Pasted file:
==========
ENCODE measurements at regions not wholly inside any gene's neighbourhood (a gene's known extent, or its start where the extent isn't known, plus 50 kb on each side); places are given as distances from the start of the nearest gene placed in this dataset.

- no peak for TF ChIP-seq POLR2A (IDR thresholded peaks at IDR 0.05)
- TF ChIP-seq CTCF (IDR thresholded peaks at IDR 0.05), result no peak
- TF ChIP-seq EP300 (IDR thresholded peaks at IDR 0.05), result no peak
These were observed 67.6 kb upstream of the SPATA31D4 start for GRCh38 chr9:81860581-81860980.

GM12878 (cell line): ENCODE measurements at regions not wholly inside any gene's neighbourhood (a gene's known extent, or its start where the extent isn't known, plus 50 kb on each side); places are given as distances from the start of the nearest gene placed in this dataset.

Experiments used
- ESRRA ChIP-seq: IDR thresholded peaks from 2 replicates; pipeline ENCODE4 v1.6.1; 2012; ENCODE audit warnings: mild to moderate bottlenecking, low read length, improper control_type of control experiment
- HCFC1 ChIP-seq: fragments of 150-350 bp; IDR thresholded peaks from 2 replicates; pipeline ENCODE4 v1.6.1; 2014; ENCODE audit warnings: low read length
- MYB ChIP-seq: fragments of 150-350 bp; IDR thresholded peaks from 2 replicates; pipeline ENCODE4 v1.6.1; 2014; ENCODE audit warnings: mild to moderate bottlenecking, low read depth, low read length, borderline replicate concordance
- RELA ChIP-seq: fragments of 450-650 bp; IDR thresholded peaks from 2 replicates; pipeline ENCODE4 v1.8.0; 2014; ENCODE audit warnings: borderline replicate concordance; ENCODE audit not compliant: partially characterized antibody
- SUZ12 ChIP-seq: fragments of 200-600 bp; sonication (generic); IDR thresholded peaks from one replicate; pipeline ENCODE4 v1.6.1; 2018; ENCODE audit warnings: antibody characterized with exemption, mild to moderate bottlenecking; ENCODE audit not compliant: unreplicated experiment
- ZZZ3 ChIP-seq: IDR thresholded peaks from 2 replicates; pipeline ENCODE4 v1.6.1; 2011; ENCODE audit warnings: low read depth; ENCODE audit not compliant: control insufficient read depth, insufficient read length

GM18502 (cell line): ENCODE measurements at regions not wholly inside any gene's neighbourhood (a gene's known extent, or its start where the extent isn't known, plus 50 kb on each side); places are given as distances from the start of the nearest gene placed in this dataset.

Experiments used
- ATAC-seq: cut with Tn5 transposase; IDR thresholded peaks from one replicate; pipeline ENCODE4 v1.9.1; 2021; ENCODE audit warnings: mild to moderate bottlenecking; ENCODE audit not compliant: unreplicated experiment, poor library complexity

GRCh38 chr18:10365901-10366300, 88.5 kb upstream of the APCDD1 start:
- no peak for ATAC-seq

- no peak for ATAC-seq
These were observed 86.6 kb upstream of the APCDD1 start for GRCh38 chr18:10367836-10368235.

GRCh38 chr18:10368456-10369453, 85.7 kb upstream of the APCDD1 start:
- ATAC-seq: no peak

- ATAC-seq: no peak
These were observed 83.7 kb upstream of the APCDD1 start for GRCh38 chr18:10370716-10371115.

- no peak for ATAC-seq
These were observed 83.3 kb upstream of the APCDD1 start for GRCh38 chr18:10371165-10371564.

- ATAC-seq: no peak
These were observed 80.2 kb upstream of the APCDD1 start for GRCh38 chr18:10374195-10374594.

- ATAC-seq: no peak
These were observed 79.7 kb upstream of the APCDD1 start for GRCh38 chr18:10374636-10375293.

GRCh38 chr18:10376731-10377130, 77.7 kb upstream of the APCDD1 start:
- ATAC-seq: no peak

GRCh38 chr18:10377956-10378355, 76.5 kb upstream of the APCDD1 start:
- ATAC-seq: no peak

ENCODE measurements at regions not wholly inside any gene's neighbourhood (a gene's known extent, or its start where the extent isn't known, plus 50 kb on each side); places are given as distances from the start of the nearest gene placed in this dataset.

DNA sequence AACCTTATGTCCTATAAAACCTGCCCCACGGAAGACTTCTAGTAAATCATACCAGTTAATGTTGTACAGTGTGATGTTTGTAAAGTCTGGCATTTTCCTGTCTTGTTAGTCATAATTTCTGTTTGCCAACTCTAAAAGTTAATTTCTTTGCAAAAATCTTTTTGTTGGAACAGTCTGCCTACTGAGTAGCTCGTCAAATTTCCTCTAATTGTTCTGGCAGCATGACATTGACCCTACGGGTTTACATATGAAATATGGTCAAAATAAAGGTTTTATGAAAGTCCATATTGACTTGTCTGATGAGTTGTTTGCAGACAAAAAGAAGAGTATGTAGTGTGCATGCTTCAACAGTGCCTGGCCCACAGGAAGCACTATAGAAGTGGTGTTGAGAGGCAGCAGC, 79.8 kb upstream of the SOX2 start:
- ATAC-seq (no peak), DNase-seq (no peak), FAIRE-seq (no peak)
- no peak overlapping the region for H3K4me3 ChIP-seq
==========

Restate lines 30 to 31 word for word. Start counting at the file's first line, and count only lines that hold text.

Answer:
These were observed 79.7 kb upstream of the APCDD1 start for GRCh38 chr18:10374636-10375293.

GRCh38 chr18:10376731-10377130, 77.7 kb upstream of the APCDD1 start: